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I like it Mac and do agree with your opinions on the matter. Thanks much
— winston
In this era, we have the opportunity of professional church staff today who utilize their gifting to shape the image and atmosphere of the church organization. But the 100% real impact on the church visitors is genuine evidence of changed lives by the gospel and the active growing discipleship (just as it was in the first century church). One demonstration is financially rich believers ministering equally together with poor believers (how odd, and incredibly miraculous; all humble and bow at the foot of the cross.). It is the awesome contrast of church members vocations, race, gender, age, maturity, gifting, humility that demonstrates to visitors "there is a Spirit in the place". That first-time guest list of 10 are "physical excuses", not spiritual excuses. Those don't tell the story. The condition of facilities and publicly greeting people have zero to do with it. The power of God in and through believers lives dedicated to impact other people with their relationship bridge-building of acceptance of the lost around them. Empowered believers are infectious, loving, helpful, giving, self-less, dynamic, compelling, bold, Christ-filled. As I have been in many church settings domestically and internationally, the facilities can be poor, and yet the fellowship can still be rich. We need to operate with first church humility. People come to Christ on His terms, not on our human abilities of hospitality. A huge catastrophe in a community, disaster relief brings lots of people into churches – many come to the church in those terrible conditions no matter the physical condition of the local church. Off the condition of facility, and onto the condition of God's people (living stones).... and everything else will grow.... and the other physical issues will be corrected by the staff.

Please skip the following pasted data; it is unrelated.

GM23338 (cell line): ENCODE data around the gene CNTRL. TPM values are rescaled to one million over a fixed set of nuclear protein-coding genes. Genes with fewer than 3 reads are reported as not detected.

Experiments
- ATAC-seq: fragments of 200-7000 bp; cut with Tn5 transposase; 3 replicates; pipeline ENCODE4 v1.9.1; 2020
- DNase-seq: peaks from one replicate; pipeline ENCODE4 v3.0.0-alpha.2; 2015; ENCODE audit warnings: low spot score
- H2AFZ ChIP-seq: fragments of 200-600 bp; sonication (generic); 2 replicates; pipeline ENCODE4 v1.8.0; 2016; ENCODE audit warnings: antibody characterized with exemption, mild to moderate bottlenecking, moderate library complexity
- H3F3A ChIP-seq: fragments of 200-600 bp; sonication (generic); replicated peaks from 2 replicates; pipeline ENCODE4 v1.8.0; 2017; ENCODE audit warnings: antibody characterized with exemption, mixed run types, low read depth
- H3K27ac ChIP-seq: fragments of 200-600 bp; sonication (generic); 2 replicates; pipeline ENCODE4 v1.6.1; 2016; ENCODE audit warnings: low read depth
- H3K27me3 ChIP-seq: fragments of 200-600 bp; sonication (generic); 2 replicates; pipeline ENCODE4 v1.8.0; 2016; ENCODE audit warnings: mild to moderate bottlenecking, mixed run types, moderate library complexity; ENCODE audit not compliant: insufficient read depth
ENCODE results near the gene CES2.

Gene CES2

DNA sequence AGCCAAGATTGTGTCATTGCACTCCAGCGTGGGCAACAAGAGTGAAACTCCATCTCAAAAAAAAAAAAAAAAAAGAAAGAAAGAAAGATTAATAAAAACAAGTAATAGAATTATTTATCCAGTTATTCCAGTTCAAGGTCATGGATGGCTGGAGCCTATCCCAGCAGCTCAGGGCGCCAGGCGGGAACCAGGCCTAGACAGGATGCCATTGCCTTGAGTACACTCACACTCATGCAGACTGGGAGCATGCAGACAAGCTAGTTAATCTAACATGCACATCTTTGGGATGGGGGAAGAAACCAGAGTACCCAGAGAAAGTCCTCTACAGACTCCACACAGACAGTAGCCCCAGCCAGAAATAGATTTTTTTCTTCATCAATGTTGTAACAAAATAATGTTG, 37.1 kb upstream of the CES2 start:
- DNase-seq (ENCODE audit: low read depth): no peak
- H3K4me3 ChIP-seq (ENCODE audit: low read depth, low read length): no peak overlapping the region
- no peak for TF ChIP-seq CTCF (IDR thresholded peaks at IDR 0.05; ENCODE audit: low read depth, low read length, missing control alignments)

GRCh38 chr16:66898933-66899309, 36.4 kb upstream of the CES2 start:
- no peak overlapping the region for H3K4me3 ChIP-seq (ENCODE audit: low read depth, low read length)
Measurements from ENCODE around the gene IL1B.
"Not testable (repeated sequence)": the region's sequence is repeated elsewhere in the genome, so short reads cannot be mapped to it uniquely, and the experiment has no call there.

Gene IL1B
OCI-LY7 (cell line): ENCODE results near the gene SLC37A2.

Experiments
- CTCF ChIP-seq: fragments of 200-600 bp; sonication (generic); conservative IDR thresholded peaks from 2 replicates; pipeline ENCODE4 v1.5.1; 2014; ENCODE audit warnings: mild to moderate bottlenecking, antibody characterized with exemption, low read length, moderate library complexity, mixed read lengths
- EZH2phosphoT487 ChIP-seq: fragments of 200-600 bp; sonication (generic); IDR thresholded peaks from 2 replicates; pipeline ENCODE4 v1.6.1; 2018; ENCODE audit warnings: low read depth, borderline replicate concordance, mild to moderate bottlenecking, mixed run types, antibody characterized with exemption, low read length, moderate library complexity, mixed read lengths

— Russ Wright
"While I understand the intent behind this phrase" Expound please. What do you understand to be the intent behind that phrase?
— Ken